Homegoings

Homegoings

9.6.17

“Love finally snuggling my girl at home!”

Oh, how rough our first night was. Every little grunt or wiggle had us lurching to the end of our bed to check on Oaklee in her pack and play. She was used to noises and light 24/7 and we were asking her to sleep in the largely silent darkness. She didn’t sleep well, so neither did we. But still, we woke up, snuggled our baby, drank our coffee and were a family… in our own home.

Our NICU days were over. Our dreams of snuggling our baby at home had come true. But our hearts were not unscathed from our successful experience. We did not escape without our eyes being opened to the hell that is an intensive care unit for newborn babies. In fact, on our very last day there, we saw the worst of it…

To the parents of the baby who was rushed away into surgery as we spent our last day in the NICU,

Do you know that I still think of you? I still picture you. I still pray for you. I still cry for you.

I don’t even know your names, but I watched your baby’s story unfold from the isolette across Area 11.

Dad, it was you who made me realize what my own husband went through on the day our daughter was born. I saw you come in, following the isolette that held your tiny baby and was surrounded by a team in scrubs who were working quickly to run every test, check every level, plug in every cord and secure every tube. I watched you stand back, helpless, stoic, the fate of your new baby in the hands of people you’d just met in your panic-stricken state. I heard the nurse who told you you could hold your baby’s hand, and saw you uncertainly reach your arm through the door to touch your child for your first time. I felt, all over again, what this day probably felt like to you, the horrid excitement of welcoming a baby too soon.

Mom, in you, I realized how special the innate dedication truly is that comes immediately when you join the NICU mommy tribe. They wheeled you over in your hospital bed to show you the life you’d given. You cried. I cried. I remembered that day in my own story. Your visit was far too short, but they took you away for your own recovery. Before you came back, you’d pumped, committing to giving the very best to the baby you didn’t carry for 9 months and only briefly saw. You continued pumping for weeks, doing skin-to-skin, visiting daily. You poured all your love into that little girl and then you poured more.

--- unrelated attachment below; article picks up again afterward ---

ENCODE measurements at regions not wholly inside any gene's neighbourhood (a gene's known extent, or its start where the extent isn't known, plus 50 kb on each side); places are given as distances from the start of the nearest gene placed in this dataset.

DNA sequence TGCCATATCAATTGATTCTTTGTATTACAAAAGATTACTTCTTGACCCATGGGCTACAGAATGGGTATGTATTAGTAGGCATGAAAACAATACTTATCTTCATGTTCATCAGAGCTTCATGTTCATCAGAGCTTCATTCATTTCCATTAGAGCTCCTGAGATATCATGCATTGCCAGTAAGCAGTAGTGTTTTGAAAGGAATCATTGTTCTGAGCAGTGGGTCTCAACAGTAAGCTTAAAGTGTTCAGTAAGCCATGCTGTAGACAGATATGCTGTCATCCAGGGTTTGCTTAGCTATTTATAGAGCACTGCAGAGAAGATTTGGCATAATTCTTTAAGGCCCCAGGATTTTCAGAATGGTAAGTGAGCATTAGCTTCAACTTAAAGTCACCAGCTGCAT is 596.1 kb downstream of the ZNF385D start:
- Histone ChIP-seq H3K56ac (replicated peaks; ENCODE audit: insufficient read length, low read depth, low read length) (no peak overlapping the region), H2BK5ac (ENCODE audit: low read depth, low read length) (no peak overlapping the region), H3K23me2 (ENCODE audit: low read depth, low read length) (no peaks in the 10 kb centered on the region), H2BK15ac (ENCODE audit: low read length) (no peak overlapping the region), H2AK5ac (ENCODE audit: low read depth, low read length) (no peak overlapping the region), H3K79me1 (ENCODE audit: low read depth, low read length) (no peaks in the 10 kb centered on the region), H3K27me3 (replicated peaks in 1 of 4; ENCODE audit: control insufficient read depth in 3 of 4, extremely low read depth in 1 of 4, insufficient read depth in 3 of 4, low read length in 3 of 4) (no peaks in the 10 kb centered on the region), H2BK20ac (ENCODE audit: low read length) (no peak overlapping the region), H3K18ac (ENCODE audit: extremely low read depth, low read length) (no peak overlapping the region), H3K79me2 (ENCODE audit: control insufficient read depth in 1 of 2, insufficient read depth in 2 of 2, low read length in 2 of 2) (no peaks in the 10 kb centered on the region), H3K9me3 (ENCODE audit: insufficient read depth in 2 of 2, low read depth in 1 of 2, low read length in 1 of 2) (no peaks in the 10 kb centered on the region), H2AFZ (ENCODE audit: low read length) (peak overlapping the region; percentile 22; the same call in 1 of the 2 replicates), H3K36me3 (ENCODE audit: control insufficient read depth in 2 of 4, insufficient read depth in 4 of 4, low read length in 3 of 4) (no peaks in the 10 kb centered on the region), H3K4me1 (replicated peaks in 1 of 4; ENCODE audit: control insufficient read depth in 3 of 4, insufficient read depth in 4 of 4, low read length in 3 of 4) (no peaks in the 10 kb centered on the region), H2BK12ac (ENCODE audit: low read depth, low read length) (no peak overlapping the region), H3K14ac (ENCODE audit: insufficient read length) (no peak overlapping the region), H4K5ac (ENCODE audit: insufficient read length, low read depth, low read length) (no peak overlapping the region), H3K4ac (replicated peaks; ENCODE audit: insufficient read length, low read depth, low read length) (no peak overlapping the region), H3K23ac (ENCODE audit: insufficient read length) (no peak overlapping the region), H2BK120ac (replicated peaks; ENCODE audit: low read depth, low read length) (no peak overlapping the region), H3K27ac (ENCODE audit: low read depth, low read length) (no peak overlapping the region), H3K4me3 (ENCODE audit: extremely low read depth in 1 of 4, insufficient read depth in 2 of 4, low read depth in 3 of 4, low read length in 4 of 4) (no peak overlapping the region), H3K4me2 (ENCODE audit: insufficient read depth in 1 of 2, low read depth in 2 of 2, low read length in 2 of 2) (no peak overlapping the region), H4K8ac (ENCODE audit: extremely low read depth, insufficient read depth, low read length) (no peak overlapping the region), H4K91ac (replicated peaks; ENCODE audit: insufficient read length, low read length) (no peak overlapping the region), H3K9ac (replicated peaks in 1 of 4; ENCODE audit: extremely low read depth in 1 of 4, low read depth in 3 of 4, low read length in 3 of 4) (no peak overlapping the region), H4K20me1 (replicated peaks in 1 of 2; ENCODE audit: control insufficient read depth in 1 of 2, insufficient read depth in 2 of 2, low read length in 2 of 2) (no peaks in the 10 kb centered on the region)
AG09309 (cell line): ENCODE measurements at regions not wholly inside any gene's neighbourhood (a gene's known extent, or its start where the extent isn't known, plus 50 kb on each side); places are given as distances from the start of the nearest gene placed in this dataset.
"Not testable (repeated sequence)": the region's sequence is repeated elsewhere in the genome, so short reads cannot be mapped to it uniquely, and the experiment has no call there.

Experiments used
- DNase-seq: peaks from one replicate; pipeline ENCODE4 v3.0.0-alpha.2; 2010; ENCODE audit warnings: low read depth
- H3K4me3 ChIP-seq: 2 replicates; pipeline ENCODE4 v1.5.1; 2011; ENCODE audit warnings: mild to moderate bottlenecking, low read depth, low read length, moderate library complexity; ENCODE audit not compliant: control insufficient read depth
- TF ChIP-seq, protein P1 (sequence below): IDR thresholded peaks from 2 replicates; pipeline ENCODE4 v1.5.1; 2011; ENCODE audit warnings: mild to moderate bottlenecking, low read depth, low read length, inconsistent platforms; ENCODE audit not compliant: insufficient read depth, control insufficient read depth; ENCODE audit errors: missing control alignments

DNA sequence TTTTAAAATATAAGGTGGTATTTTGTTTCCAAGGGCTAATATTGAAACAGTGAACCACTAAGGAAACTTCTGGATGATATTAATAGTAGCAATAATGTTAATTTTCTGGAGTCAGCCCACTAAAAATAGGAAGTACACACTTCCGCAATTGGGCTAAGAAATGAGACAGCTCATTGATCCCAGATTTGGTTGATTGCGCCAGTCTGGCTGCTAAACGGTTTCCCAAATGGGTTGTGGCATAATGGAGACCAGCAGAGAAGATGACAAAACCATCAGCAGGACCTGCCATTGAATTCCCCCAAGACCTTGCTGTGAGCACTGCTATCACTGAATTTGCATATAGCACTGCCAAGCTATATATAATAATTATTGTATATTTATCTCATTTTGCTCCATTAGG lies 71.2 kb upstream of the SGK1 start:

The night before Oaklee was discharged, my husband and I stayed late, wanting to be sure she was succeeding at what she needed to do to come home. We watched the nurses exchange glances and words about your daughter and knew something was wrong. We didn’t know your baby would never come home.

We came back the next morning with grins that stretched ear-to-ear. Our girl had done what it took to get the ok to come home. She was being discharged, while your daughter was being discharged to a destination only death will bring you to. With several teams of doctors, surgeons and nurses in the room, the energy was vast and vastly somber. We watched as, again, you stood back helpless, your daughter’s isolette surrounded by people more qualified than you to give her what was best for her. Our nurse apologized to us that our discharge was taking so long, but we didn’t care. We knew we’d take our baby home, we just wanted the same for you.

On September 5, though, we took Oaklee home, and God took your daughter home, and for that, I am so, so sorry. My heart will forever ache for you. I watched you live my greatest fear on the greatest day of my life.

Your daughter is whole in heaven, and you’re broken on earth, missing a part of your heart, the life you gave. I will never think that’s fair.

I still think of you. I still picture you. I still pray for you. I still cry for you.

And I hope you’ve found even a glimpse of the healing I was so afraid I’d never find if my story followed the lines of yours.

In the stats:
Birth weight: 2lb, 12oz
Last known weight: 6lb 9oz (9.5.17)
Gestational age: 37 weeks, 4 days
Actual age: 9 weeks, 6 days
Days in the hospital: 69
Days home: 1

Comments

  1. Pingback: NICU Awareness Day – mandigrasmeyer.com

Leave a Reply

Your email address will not be published. Required fields are marked *